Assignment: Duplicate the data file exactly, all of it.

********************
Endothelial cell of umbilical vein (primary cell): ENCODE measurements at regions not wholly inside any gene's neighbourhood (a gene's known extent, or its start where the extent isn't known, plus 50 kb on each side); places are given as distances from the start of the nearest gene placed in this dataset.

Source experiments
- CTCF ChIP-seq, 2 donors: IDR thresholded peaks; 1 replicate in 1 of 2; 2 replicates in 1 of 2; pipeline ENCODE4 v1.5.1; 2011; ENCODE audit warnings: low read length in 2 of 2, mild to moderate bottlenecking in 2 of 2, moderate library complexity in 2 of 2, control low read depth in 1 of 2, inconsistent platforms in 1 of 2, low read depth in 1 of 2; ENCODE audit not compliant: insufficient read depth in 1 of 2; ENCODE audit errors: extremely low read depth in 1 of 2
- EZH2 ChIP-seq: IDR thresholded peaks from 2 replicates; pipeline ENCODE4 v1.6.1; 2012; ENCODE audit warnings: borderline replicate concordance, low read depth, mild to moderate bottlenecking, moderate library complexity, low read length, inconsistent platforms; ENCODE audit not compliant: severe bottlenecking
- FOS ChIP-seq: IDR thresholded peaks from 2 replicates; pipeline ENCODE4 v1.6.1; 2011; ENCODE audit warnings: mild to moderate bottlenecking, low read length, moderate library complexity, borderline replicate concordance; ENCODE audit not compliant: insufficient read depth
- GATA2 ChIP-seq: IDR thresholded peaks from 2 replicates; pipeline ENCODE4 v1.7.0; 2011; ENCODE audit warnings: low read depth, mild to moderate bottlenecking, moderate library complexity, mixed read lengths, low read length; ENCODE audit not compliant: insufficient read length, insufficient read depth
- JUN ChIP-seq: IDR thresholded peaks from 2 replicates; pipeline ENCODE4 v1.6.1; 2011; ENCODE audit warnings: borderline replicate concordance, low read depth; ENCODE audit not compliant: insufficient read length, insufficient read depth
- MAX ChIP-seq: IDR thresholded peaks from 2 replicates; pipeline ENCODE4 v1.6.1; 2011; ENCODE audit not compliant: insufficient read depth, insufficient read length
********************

Endothelial cell of umbilical vein (primary cell): ENCODE measurements at regions not wholly inside any gene's neighbourhood (a gene's known extent, or its start where the extent isn't known, plus 50 kb on each side); places are given as distances from the start of the nearest gene placed in this dataset.

Source experiments
- CTCF ChIP-seq, 2 donors: IDR thresholded peaks; 1 replicate in 1 of 2; 2 replicates in 1 of 2; pipeline ENCODE4 v1.5.1; 2011; ENCODE audit warnings: low read length in 2 of 2, mild to moderate bottlenecking in 2 of 2, moderate library complexity in 2 of 2, control low read depth in 1 of 2, inconsistent platforms in 1 of 2, low read depth in 1 of 2; ENCODE audit not compliant: insufficient read depth in 1 of 2; ENCODE audit errors: extremely low read depth in 1 of 2
- EZH2 ChIP-seq: IDR thresholded peaks from 2 replicates; pipeline ENCODE4 v1.6.1; 2012; ENCODE audit warnings: borderline replicate concordance, low read depth, mild to moderate bottlenecking, moderate library complexity, low read length, inconsistent platforms; ENCODE audit not compliant: severe bottlenecking
- FOS ChIP-seq: IDR thresholded peaks from 2 replicates; pipeline ENCODE4 v1.6.1; 2011; ENCODE audit warnings: mild to moderate bottlenecking, low read length, moderate library complexity, borderline replicate concordance; ENCODE audit not compliant: insufficient read depth
- GATA2 ChIP-seq: IDR thresholded peaks from 2 replicates; pipeline ENCODE4 v1.7.0; 2011; ENCODE audit warnings: low read depth, mild to moderate bottlenecking, moderate library complexity, mixed read lengths, low read length; ENCODE audit not compliant: insufficient read length, insufficient read depth
- JUN ChIP-seq: IDR thresholded peaks from 2 replicates; pipeline ENCODE4 v1.6.1; 2011; ENCODE audit warnings: borderline replicate concordance, low read depth; ENCODE audit not compliant: insufficient read length, insufficient read depth
- MAX ChIP-seq: IDR thresholded peaks from 2 replicates; pipeline ENCODE4 v1.6.1; 2011; ENCODE audit not compliant: insufficient read depth, insufficient read length